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Lil, search online for local support groups in your area (which isn't stated in your profile), including:

a. Organizations for specific medical conditions, such as MS, Parkinson's, dementia, stroke, or other conditions.

b. Local hospitals, which in my area have the most diversified support groups, especially the larger ones. This did change in my area when one of the larger hospital groups was converted from non-profit to profit when acquired by out of town investors.

c. Local facilities such as AL, IL, SNFs, which sometimes host support groups.

d. Educational facilities, such as colleges affiliated with teaching hospitals. Someone recently offered this suggestion; it was the first time I'd thought of educational institutions in terms of support groups.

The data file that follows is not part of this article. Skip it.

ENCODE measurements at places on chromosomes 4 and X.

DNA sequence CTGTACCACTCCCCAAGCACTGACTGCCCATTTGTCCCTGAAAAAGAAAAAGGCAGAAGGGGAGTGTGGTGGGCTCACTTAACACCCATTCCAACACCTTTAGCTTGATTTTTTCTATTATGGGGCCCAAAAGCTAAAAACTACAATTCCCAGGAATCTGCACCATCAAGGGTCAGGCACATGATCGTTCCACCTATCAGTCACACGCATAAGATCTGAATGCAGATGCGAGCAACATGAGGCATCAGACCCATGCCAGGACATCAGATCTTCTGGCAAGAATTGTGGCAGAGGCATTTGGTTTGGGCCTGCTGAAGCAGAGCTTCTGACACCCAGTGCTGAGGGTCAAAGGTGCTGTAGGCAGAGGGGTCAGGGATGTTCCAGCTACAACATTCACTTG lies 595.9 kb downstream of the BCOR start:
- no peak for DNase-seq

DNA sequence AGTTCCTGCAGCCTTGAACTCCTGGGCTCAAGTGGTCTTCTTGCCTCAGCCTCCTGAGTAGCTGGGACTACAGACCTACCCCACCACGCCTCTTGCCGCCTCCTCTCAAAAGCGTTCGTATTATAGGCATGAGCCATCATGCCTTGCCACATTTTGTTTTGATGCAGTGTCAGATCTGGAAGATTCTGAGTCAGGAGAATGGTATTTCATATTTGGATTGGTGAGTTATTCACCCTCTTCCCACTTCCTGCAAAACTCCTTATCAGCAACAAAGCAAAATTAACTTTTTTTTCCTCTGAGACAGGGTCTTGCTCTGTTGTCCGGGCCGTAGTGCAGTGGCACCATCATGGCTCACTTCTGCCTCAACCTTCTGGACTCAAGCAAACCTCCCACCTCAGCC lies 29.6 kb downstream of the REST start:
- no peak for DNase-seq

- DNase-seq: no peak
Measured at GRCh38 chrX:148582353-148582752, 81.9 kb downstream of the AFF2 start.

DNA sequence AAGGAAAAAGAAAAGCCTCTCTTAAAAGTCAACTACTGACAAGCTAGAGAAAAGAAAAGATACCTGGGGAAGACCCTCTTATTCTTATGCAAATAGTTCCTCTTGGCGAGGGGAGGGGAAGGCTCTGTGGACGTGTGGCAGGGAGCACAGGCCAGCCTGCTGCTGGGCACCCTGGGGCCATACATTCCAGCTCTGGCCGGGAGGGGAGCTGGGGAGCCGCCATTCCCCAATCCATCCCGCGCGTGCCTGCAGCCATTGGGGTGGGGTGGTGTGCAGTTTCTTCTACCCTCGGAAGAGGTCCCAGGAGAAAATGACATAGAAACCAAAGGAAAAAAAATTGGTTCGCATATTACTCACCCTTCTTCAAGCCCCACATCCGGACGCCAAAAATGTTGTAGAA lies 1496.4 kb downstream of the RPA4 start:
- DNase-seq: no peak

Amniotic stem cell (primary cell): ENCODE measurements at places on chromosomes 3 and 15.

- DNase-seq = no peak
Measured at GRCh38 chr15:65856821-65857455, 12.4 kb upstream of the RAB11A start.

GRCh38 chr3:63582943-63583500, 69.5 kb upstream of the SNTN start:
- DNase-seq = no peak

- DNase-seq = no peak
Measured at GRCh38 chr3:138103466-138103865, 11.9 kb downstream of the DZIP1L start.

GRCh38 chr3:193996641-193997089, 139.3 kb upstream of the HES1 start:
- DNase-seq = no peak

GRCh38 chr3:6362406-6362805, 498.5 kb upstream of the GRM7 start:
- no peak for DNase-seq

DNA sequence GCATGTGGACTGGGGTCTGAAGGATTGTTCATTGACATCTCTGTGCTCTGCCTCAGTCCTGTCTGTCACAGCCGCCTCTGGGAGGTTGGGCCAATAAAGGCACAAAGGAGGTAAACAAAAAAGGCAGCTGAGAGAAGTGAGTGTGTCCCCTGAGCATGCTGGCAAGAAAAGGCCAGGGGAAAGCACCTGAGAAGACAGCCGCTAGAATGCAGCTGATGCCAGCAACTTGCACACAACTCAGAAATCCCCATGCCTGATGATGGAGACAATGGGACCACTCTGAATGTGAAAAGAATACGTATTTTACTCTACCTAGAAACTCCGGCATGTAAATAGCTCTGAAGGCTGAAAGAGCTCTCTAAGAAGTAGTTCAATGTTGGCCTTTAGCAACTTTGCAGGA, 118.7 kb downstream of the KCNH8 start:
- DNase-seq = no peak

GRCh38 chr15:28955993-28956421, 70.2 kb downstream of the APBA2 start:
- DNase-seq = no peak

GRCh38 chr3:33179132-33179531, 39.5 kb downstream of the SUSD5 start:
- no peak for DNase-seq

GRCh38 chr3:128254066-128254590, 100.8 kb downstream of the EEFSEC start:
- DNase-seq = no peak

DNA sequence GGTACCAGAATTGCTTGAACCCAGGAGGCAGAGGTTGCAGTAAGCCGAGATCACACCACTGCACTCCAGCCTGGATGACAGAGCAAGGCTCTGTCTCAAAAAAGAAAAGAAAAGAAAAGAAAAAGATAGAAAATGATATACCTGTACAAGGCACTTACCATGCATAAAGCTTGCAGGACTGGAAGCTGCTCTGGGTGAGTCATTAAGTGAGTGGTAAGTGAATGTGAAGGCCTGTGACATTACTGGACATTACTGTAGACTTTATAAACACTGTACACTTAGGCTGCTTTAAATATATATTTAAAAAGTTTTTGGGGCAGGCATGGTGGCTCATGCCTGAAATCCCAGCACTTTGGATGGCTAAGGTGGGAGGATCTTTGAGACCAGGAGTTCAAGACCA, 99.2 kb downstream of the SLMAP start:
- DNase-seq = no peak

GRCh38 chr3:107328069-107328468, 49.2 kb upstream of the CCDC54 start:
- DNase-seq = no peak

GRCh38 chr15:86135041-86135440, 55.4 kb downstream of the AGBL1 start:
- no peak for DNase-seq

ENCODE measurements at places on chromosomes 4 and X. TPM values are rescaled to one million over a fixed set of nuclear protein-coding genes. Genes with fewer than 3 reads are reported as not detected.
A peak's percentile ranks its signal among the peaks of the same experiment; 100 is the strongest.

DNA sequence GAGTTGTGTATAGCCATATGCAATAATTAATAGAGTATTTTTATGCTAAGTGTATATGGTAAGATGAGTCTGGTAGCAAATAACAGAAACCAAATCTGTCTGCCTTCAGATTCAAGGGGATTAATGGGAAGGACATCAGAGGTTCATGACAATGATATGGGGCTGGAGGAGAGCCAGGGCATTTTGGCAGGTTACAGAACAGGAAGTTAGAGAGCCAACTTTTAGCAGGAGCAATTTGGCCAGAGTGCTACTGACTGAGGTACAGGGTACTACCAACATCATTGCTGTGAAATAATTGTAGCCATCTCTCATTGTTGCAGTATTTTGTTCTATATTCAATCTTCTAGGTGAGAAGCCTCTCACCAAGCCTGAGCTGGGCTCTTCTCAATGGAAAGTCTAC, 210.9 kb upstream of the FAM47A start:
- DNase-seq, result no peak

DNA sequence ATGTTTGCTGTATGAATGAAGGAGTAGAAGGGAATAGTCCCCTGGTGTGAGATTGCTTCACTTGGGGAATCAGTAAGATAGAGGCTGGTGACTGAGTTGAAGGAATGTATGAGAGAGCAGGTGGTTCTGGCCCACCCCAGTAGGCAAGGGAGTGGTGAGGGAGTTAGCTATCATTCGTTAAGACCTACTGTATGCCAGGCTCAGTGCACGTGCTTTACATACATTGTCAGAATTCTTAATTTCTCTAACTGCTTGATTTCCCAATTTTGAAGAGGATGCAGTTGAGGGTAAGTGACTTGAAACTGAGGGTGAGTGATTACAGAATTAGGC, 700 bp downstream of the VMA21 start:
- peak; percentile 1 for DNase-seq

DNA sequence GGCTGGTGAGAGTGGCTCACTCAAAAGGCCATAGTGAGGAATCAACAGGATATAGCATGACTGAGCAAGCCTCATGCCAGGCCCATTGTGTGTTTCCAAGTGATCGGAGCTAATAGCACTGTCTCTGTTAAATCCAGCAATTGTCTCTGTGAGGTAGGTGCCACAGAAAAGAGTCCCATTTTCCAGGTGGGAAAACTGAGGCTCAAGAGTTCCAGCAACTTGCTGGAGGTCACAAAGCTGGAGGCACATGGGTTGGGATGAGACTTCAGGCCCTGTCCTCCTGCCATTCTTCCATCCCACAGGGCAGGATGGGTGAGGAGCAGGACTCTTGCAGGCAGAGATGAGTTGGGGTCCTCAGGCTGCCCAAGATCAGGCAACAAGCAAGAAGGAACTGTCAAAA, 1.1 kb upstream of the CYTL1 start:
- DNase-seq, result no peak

e. Your local county, if it has a division directed toward elder issues.

f. Local senior centers in the area.

g. Alzheimer's Assn., which maintains lists of a variety of caregiving issues not necessarily related to Alzheimer's Disease, or the Area Agency on Aging. The AA is a "rapid response" organization; I get e-mails from them shortly after a request. The AAA generally mails lists so it takes about a week to get their lists..

I think physical therapy organizations, profit or nonprofit, have a good opportunity to start support groups. One rehab institute in fact had the best range of groups I've ever seen, offering wide-ranging classes, sometimes at multiple locations.

Those classes were put on the chopping block with the parent company was acquired by a profit organization.

Hope this helps.
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